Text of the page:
The glaring disparity between the grand setting of Obama’s jobs speech, the pomp and ceremony of a joint session of Congress, and its predictably inconsequential content made it painful to watch. If you wanted to be charitable, I suppose you could say that he was trying to pour old budgetary wine into new bottles. But, truth be told, the bottles were old too. In all material respects, Obama was proposing to do the same things that he'd either done or proposed before on the basis of arguments that Republicans have heard before and rejected. It’s delusional to think Obama’s speech would make Republicans suddenly warm to a vintage they’d already sent back.
I say these things without any intention of demeaning the president or disparaging his proposals on their merits. What else did you expect him say? The economy is threatening to go down the tubes. Every liberal bone in Obama’s body is telling him that it’s the job of the federal government to do something about it through Keynesian fiscal policy. Absent his having undergone an ideological conversion on Martha’s Vineyard, it would have been shameful for Obama not to propose another round of economic stimulus. By the same token, it will be shameful if Republicans respond any differently now. Were either side to capitulate, it would reveal its lack of seriousness in the recent past.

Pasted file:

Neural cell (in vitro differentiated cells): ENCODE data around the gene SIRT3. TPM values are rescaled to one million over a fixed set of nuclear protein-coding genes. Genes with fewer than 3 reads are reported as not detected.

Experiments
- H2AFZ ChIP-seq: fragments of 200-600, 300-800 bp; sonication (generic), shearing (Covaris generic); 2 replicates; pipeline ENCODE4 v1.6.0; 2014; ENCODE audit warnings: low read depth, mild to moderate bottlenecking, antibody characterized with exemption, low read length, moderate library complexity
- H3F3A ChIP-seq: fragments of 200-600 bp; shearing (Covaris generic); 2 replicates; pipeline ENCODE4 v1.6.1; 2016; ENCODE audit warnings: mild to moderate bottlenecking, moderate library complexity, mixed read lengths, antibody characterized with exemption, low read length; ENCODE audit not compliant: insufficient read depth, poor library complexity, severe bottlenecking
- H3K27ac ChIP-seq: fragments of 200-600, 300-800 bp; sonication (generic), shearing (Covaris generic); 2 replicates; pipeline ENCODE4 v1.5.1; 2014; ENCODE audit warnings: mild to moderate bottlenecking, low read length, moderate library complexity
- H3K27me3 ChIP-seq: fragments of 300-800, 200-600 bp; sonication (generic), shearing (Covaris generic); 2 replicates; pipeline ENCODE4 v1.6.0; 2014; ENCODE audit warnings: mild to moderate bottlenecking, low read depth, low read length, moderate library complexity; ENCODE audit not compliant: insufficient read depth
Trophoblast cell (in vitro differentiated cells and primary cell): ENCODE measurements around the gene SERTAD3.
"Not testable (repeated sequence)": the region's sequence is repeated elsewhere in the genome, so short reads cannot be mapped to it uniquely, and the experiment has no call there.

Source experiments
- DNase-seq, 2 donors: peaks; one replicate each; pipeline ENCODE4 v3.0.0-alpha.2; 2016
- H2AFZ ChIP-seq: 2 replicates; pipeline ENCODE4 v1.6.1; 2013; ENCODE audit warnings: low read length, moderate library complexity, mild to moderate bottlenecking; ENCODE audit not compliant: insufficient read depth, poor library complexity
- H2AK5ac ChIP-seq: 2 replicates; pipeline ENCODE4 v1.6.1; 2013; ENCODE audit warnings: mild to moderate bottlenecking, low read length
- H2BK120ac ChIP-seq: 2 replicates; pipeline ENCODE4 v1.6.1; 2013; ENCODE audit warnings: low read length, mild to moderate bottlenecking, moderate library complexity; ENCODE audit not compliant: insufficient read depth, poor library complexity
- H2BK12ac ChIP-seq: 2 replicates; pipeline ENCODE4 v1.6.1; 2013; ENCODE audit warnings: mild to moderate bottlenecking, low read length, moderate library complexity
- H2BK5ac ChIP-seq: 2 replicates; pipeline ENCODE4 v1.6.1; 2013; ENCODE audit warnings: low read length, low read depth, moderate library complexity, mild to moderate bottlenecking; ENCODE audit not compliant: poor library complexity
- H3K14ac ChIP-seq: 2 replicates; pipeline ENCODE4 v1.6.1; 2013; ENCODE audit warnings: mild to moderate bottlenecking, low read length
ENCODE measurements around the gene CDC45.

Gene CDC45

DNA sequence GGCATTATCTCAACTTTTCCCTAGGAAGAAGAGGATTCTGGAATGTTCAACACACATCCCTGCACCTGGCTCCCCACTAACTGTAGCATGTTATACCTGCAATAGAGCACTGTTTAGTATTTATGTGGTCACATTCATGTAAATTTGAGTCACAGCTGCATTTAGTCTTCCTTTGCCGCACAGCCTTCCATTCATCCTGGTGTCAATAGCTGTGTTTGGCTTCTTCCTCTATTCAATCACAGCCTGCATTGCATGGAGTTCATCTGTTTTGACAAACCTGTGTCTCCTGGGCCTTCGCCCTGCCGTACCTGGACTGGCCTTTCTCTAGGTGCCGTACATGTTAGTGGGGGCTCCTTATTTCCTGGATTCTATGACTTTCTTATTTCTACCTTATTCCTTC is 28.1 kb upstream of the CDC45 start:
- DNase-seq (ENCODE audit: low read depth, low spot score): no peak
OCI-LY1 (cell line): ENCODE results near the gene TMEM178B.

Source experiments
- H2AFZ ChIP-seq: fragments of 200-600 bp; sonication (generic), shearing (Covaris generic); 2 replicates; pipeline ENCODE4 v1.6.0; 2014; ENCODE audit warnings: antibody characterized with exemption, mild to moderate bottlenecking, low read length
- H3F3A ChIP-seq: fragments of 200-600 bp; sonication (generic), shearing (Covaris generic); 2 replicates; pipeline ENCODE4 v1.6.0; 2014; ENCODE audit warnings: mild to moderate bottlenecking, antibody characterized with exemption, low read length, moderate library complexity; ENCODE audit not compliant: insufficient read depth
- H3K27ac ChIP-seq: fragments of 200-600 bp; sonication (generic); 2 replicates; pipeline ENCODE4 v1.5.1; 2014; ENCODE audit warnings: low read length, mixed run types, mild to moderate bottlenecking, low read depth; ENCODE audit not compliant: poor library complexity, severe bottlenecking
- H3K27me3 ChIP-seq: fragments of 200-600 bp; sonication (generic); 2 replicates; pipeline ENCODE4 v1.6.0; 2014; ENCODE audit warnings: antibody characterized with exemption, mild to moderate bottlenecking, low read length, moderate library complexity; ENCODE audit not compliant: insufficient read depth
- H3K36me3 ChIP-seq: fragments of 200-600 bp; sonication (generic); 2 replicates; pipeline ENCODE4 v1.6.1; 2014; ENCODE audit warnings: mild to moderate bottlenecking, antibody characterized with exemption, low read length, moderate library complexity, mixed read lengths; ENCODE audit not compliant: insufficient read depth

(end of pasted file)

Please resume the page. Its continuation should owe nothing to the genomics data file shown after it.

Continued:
The last national election brought us to a genuine political impasse. Each side lacks the political wherewithal to do the right thing by its lights, but has the wherewithal to keep things it regards as really bad from happening. So, yes, Obama’s speech, and the Democrats periodically springing to their feet to applaud him while Republicans sat sullenly on their hands, had a lot less to do with responsible government than naked electioneering. What did you expect? Democracies break impasses by having elections.
If ours were a parliamentary system, Prime Minister Obama would already have called one and we’d probably be just a couple of months away from resolving our current impasse one way or the other. In our Madisonian system, however, it requires at least two biennial national elections, and sometimes more than two, to redirect the ship of state from one settled course to another. Democrats took the wind out of the Bush administration's sails in 2006. But they weren’t in a position to start steering the ship until they took the White House and increased their congressional majorities in 2008. Now we’re in the midst of another glacial electioneering cycle in which Republicans are reasserting themselves and Obama is doing his best to keep a hand on the wheel. Say what you will about the wisdom of what each side's doing, but they're both doing their jobs as representative politicians.
We can argue over whether, in the grand scheme of things, the Madisonian system makes republican government more prudent or incapacitates it. But we can all agree, I think, that it’s not a recipe for riveting television programming.